Polymorphisms within the CTLA4 gene are associated with infant atopic dermatitis

Authors

  • G. Jones,

    1. Institute for Immunology and Allergy Research (Westmead Millennium Institute), University of Sydney, Westmead Hospital, Westmead, NSW 2145, Australia
      *The Children's Hospital, Westmead, NSW, Australia
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  • S. Wu,

    1. Institute for Immunology and Allergy Research (Westmead Millennium Institute), University of Sydney, Westmead Hospital, Westmead, NSW 2145, Australia
      *The Children's Hospital, Westmead, NSW, Australia
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  • N. Jang,

    1. Institute for Immunology and Allergy Research (Westmead Millennium Institute), University of Sydney, Westmead Hospital, Westmead, NSW 2145, Australia
      *The Children's Hospital, Westmead, NSW, Australia
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  • D. Fulcher,

    1. Institute for Immunology and Allergy Research (Westmead Millennium Institute), University of Sydney, Westmead Hospital, Westmead, NSW 2145, Australia
      *The Children's Hospital, Westmead, NSW, Australia
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  • P. Hogan,

    1. Institute for Immunology and Allergy Research (Westmead Millennium Institute), University of Sydney, Westmead Hospital, Westmead, NSW 2145, Australia
      *The Children's Hospital, Westmead, NSW, Australia
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  • G. Stewart

    1. Institute for Immunology and Allergy Research (Westmead Millennium Institute), University of Sydney, Westmead Hospital, Westmead, NSW 2145, Australia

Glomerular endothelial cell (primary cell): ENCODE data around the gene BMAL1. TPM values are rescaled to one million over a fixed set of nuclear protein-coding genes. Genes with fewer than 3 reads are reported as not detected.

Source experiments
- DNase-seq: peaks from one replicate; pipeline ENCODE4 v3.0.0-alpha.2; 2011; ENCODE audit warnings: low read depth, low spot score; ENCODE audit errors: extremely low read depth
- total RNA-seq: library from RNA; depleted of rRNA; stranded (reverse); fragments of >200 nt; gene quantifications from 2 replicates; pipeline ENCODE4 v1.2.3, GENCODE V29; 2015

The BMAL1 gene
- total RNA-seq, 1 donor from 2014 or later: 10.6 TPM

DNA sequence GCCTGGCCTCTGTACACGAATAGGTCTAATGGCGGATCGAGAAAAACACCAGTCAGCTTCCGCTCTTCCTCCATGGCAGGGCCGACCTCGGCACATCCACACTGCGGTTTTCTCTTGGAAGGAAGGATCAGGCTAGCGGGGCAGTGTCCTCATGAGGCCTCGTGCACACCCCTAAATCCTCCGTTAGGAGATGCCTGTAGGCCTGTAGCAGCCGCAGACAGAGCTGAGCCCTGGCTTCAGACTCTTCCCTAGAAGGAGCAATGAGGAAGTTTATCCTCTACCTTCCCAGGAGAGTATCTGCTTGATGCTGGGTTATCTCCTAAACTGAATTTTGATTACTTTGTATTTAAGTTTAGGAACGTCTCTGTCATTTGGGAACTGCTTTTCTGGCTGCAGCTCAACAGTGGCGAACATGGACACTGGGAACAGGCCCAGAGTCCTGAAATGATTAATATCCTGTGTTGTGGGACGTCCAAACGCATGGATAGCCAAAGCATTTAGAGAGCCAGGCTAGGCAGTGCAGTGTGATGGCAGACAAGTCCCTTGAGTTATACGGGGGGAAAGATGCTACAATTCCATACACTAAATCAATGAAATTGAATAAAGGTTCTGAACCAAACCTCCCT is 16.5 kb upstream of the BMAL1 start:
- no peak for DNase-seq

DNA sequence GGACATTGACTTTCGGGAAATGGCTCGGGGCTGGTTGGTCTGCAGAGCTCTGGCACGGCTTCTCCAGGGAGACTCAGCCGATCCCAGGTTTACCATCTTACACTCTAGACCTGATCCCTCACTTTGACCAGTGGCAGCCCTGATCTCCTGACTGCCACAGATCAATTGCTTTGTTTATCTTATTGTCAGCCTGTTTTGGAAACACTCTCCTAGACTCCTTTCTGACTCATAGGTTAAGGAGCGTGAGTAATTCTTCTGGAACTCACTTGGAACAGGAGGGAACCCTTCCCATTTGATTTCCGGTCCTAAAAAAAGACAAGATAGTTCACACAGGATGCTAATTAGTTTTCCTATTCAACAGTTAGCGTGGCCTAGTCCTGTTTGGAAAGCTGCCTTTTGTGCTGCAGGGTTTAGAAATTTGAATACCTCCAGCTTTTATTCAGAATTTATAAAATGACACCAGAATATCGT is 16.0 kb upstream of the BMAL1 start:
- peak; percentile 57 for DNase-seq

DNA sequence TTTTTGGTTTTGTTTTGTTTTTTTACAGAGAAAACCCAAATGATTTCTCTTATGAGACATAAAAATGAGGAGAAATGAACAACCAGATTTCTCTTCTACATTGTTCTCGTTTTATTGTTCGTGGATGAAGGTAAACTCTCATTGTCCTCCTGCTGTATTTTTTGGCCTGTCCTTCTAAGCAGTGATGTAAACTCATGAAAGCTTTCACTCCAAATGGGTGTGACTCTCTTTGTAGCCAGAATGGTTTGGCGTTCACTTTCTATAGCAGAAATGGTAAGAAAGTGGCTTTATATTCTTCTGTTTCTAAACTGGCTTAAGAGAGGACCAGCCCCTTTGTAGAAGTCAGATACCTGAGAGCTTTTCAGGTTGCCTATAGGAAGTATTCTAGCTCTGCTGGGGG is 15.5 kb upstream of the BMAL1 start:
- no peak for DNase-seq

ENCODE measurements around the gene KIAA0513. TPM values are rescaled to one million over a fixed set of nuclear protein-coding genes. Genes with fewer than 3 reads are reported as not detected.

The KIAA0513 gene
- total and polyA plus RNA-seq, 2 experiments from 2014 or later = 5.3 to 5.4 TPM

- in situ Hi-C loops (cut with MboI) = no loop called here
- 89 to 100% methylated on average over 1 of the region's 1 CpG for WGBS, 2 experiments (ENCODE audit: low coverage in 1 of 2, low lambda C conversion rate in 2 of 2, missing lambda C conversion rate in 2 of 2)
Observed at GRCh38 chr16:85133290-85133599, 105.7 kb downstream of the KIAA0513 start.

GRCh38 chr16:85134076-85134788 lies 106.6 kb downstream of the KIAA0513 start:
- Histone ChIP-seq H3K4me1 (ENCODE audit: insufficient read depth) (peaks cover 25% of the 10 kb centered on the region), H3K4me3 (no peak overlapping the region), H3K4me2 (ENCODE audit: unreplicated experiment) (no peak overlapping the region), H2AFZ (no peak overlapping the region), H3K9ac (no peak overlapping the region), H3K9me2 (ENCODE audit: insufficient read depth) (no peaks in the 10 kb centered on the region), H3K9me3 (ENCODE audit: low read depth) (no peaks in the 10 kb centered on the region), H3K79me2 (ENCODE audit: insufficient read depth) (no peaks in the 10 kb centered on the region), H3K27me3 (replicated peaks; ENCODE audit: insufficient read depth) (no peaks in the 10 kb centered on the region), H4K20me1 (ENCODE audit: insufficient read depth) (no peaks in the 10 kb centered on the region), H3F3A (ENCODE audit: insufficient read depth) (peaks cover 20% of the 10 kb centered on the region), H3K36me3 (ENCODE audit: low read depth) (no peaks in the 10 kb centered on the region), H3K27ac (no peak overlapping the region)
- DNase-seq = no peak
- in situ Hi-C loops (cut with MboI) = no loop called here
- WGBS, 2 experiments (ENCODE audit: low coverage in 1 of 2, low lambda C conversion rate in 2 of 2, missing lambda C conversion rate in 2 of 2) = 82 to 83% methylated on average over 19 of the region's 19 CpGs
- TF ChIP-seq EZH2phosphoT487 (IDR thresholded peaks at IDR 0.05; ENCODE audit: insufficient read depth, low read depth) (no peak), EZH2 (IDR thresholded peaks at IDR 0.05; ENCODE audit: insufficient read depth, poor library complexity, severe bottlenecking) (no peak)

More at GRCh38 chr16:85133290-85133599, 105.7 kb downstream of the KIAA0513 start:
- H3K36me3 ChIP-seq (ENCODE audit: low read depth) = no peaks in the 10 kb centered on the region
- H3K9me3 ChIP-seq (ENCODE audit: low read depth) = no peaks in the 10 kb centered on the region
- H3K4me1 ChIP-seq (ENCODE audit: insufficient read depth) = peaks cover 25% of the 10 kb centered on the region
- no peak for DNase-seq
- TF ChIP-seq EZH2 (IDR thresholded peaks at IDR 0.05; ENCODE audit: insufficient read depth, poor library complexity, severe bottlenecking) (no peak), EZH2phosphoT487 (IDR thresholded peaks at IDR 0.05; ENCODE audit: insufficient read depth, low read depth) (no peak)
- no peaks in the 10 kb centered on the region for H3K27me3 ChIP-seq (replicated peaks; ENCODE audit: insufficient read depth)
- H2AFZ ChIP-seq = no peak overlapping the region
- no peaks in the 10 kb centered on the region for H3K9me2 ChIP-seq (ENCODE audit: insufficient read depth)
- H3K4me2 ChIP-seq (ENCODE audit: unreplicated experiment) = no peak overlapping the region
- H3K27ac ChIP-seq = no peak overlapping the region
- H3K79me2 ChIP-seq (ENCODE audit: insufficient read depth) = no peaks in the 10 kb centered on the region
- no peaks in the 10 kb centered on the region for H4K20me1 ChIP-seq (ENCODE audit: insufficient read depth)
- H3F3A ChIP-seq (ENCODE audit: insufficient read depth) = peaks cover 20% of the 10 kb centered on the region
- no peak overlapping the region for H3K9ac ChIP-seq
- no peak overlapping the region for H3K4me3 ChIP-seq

*The Children's Hospital, Westmead, NSW, Australia
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  • Conflicts of interest None declared.

Graham Jones.
E-mail: graham_jones@wmi.usyd.edu.au

Summary

Background  Atopic dermatitis (AD) is one of the most common childhood disorders. It can have a significant impact on the physical and psychological well-being of affected individuals. Although environmental triggers are important, AD also has a strong genetic component. Identifying genes associated with AD may help to understand better the basis of this disorder and its relationship with other allergic disorders such as asthma.

Objectives  Polymorphisms in the gene encoding the inhibitory CTLA4 receptor, an important regulator of T cells, are associated with asthma as well as autoimmune disorders. We have now tested whether polymorphisms in the CTLA4 gene are also associated with early childhood AD.

Methods  A family-based cohort of 112 children and their parents was recruited from Western Sydney, Australia. All children were seen by a paediatric dermatologist and presented with AD within the first 3 years of life. Using the transmission disequilibrium test, individual and haplotypic associations with the +49 and CT60 polymorphisms in exon 1 and the 3′ nontranslated DNA of the CTLA4 gene were tested.

Results  Single tests of association revealed significant association of the +49(A) [P = 0·037, odds ratio (OR) 1·59, 95% confidence interval (CI) 1–2·55] and borderline significance of the CT60(A) alleles (P = 0·055, OR 1·51, 95% CI 1–2·38). Significant association of the +49(A)/CT60(A) haplotype was detected (P = 0·002, OR 1·78, 95% CI 1·2–2·65).

Conclusions  Polymorphisms within the gene encoding CTLA4 were associated with early onset infant AD. This is in agreement with findings from asthmatic cohorts, suggesting that the +49(A)/CT60(A) haplotype is a genetic risk factor common to asthma and AD.

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